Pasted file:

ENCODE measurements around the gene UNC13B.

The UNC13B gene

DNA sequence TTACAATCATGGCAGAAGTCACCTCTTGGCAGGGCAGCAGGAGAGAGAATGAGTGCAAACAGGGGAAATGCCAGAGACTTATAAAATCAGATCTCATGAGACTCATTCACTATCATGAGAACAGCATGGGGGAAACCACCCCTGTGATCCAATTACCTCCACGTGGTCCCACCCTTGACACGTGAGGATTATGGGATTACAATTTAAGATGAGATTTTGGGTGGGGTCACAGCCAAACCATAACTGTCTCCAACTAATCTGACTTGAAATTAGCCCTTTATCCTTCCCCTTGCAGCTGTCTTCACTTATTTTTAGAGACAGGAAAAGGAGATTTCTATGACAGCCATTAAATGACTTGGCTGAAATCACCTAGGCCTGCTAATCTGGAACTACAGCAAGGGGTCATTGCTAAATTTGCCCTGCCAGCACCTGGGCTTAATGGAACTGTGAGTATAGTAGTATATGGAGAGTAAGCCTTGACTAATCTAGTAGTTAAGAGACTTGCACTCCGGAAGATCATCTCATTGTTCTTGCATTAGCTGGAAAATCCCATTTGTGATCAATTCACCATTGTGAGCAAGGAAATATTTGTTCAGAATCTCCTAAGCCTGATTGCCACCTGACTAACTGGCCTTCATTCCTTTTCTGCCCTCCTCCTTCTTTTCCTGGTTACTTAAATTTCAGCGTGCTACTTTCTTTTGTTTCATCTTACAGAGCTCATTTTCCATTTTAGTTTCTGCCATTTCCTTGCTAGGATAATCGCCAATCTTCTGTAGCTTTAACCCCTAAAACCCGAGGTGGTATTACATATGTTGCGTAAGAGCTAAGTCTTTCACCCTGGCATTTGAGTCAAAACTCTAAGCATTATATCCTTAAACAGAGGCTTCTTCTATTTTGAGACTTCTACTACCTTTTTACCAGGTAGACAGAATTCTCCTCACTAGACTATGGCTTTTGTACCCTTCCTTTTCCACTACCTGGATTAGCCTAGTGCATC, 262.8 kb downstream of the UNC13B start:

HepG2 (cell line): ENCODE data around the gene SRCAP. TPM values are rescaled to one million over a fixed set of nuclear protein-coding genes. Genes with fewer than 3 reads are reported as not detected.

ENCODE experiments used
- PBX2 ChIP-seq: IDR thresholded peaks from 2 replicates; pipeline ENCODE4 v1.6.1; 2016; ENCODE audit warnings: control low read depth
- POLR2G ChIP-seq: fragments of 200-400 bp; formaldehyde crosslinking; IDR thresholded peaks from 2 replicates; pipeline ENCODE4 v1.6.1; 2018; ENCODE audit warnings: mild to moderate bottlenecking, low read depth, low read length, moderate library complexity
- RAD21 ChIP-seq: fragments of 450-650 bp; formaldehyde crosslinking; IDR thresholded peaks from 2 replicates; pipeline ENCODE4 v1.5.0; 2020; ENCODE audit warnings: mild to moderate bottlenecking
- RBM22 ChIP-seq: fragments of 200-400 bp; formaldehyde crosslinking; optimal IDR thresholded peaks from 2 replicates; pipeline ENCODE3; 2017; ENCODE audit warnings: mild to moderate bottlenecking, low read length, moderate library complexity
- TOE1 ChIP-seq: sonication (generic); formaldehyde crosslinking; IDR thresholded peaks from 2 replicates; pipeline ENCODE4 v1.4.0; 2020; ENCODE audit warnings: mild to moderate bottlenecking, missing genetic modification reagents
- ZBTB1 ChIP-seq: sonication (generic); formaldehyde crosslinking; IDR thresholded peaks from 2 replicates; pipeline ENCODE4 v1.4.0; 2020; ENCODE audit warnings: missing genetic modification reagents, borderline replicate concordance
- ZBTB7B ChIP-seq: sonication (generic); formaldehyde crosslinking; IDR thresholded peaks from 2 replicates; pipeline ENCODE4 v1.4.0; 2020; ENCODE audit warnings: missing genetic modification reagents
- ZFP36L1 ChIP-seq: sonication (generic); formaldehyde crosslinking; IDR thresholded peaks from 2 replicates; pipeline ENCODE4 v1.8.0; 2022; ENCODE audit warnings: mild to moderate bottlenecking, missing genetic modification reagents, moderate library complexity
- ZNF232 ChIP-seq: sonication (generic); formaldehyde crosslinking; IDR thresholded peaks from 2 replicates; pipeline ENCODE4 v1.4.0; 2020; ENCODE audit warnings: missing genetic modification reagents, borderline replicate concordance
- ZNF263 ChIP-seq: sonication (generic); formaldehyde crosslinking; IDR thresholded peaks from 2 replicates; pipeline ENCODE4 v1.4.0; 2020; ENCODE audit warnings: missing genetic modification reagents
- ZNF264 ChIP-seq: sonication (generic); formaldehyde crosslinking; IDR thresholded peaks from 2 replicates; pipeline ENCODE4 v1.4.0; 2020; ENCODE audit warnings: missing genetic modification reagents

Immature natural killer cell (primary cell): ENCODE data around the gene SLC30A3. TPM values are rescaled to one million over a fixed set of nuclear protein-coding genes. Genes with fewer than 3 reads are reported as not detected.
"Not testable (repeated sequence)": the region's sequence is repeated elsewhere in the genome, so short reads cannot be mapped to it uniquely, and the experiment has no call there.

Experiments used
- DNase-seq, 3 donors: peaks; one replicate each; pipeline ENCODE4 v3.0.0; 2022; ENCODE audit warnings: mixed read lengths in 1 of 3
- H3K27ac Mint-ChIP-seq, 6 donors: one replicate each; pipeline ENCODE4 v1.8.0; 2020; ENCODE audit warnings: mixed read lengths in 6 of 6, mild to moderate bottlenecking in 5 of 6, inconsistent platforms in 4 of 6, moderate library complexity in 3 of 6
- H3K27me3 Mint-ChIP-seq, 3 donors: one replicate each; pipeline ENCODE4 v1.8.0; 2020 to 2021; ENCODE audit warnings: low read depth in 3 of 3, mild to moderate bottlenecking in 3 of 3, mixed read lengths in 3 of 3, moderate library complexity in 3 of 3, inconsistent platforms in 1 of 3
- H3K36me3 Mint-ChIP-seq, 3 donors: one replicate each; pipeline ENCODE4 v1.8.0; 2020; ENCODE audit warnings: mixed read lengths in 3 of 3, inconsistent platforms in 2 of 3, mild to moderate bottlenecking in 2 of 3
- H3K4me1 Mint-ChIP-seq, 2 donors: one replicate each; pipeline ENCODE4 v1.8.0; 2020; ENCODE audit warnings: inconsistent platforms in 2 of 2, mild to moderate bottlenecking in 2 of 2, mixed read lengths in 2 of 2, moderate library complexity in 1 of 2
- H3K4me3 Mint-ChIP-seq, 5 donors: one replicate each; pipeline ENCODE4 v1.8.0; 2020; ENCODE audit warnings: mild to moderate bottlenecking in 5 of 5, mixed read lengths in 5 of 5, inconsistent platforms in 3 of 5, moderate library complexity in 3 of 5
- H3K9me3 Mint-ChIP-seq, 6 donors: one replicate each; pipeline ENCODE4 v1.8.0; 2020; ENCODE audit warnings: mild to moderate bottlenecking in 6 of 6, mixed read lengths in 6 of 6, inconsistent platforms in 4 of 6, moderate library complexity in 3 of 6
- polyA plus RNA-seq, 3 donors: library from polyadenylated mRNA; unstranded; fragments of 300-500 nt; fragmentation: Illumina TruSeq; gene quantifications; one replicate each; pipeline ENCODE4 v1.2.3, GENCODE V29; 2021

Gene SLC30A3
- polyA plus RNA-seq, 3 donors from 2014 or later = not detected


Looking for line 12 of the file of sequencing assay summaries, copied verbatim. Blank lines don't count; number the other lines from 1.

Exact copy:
- ZBTB7B ChIP-seq: sonication (generic); formaldehyde crosslinking; IDR thresholded peaks from 2 replicates; pipeline ENCODE4 v1.4.0; 2020; ENCODE audit warnings: missing genetic modification reagents